3. Replace HTML markup. bbPress (my installation at least) stored formatting in HTML. The most common markup has to do with line breaks: bbPress interprets a single line break in a forum post as <br />, and double line breaks as </p> and <p>. Opening the local version of the bbPress db in a plain text editor, I did a couple big search-and-replaces:
    • </p>\\n<p> became \n\r\n\r (redundant UNIX newlines)
    • Some <p> and </p> tags still remain (single paragraph posts), which I replaced with an empty string
    • <br /> became \n\r

    You’ll also need to make sure that all references to tables in the SQL dump are replaced with the proper names. For me, that meant replacing things like bb_posts with wp_bb_posts, but it might be different depending on the prefixes you use for bbPress and WP. If you’re not sure about how BP will name the tables, do the one-button forum setup in BP 1.1 (as a new installation) and post a test forum item, to make sure the forums get created. Then check out the database to see how BP formats table names on your install.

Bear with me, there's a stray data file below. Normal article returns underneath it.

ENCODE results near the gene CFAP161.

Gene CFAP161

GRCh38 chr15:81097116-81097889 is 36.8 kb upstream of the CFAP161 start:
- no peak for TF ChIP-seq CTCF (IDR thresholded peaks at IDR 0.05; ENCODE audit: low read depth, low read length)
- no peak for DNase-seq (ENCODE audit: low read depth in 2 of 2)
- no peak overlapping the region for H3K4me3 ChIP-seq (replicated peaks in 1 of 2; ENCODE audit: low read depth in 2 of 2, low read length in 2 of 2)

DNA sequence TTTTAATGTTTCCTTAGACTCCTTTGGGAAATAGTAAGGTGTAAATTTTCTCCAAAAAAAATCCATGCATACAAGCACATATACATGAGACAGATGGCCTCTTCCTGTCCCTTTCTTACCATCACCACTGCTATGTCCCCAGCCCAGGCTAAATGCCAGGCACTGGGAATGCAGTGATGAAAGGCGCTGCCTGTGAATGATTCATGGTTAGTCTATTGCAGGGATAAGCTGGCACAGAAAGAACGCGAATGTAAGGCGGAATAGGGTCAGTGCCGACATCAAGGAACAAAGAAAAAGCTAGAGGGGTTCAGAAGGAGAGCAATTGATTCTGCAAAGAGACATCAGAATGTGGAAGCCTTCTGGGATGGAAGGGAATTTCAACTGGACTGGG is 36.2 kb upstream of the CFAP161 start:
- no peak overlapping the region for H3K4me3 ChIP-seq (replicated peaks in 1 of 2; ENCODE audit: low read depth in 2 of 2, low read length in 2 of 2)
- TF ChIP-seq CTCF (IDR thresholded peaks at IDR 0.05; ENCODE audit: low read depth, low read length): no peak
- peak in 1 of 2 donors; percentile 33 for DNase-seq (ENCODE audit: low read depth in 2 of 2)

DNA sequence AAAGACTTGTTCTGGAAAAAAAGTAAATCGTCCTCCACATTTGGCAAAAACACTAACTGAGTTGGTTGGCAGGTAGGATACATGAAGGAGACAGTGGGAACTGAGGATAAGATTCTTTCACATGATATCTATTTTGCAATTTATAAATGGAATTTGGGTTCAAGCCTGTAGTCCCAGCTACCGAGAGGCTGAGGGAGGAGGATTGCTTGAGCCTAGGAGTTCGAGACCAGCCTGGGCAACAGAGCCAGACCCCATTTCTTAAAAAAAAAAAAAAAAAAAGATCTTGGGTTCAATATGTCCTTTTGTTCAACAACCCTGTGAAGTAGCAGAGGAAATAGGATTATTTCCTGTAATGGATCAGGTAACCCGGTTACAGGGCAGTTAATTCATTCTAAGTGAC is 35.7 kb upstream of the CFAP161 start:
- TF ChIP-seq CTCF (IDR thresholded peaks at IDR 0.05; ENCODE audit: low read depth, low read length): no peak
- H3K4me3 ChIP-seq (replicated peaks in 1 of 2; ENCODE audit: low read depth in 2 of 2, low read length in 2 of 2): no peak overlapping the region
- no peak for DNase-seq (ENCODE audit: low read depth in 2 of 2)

4. Upgrading

    The instructions at are quite helpful. Here’s a short version:

  5. Deactivate BP-dependent plugins. I once neglected to do this. If you do, and then deactivate BP, there is a very good chance that your entire site will go white-screen-of-death, as the plugins will be making reference to BP functions that do not exist. Check your plugin list three or four times to make sure you’ve deactivated each one that has to do with BuddyPress. I like to make a list, so that I remember which ones to activate after the upgrade (though some, like the bbPress integration plugins, won’t be necessary).
  6. Back up all your data. Always! I like to take a snapshot of the whole database, and then an individual export of the wp_sitemeta table. That way, if I screw anything up (say, by deactivating plugins in the wrong order!) I can bring the site back to life by reverting to a previous state that is known to work.
  7. Upgrade BuddyPress. Deactivate, upload, reactivate.
  8. Reactivate BP dependent plugins. I didn’t have too many issues with plugin compatibility, but you might, depending on what you use. Some plugins will not be necessary anymore, while others (like Forum Attachments for BuddyPress) become useful.